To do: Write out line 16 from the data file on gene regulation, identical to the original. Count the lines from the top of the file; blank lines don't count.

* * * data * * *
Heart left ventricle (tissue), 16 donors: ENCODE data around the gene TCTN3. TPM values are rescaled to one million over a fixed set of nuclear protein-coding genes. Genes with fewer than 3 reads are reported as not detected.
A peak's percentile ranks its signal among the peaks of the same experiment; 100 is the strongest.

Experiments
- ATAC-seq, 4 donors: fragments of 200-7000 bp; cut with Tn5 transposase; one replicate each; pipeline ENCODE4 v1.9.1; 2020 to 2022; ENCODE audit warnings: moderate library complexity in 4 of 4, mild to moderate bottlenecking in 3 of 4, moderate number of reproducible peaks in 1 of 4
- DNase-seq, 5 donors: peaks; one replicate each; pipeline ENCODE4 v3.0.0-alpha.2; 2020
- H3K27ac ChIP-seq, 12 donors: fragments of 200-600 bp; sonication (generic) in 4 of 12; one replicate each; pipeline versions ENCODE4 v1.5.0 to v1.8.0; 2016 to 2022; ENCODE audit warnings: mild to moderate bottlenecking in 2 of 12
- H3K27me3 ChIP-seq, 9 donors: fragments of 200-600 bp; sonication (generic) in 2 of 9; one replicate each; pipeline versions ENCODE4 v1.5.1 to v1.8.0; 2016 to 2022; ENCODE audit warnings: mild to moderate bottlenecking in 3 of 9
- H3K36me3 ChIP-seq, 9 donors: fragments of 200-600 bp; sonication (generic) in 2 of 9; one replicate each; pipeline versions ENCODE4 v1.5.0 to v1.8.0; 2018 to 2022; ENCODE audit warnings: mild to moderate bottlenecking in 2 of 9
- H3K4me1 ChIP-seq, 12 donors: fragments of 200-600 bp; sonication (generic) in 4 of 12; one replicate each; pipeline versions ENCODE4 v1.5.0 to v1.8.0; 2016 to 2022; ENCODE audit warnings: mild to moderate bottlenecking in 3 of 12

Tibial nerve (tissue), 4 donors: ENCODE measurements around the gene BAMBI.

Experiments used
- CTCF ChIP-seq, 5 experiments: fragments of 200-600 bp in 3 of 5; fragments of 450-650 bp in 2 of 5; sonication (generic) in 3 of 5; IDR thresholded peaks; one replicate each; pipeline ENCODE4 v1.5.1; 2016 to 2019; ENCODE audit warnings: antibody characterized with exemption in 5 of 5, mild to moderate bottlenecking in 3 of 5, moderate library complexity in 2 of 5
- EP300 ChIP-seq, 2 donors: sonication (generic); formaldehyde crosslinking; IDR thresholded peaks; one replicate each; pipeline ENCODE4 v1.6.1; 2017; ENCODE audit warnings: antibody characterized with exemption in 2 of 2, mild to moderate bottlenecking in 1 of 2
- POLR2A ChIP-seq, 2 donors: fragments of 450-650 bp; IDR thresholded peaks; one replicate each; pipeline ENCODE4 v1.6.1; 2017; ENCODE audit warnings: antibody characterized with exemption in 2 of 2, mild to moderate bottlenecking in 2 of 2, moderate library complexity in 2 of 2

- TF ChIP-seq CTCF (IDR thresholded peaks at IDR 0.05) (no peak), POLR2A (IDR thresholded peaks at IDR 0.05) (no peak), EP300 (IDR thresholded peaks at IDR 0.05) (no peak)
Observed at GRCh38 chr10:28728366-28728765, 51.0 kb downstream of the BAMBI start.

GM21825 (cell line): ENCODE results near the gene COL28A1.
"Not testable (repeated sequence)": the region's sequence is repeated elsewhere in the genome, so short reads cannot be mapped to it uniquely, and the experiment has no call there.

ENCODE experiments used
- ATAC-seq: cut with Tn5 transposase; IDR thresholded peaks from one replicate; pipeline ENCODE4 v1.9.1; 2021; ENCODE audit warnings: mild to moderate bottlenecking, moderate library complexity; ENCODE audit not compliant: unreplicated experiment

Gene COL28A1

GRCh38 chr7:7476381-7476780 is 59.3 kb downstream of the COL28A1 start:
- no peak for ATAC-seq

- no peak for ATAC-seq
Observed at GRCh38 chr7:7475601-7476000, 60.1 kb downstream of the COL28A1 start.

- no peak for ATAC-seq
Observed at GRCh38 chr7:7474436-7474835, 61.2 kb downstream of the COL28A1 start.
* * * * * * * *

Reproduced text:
Observed at GRCh38 chr10:28728366-28728765, 51.0 kb downstream of the BAMBI start.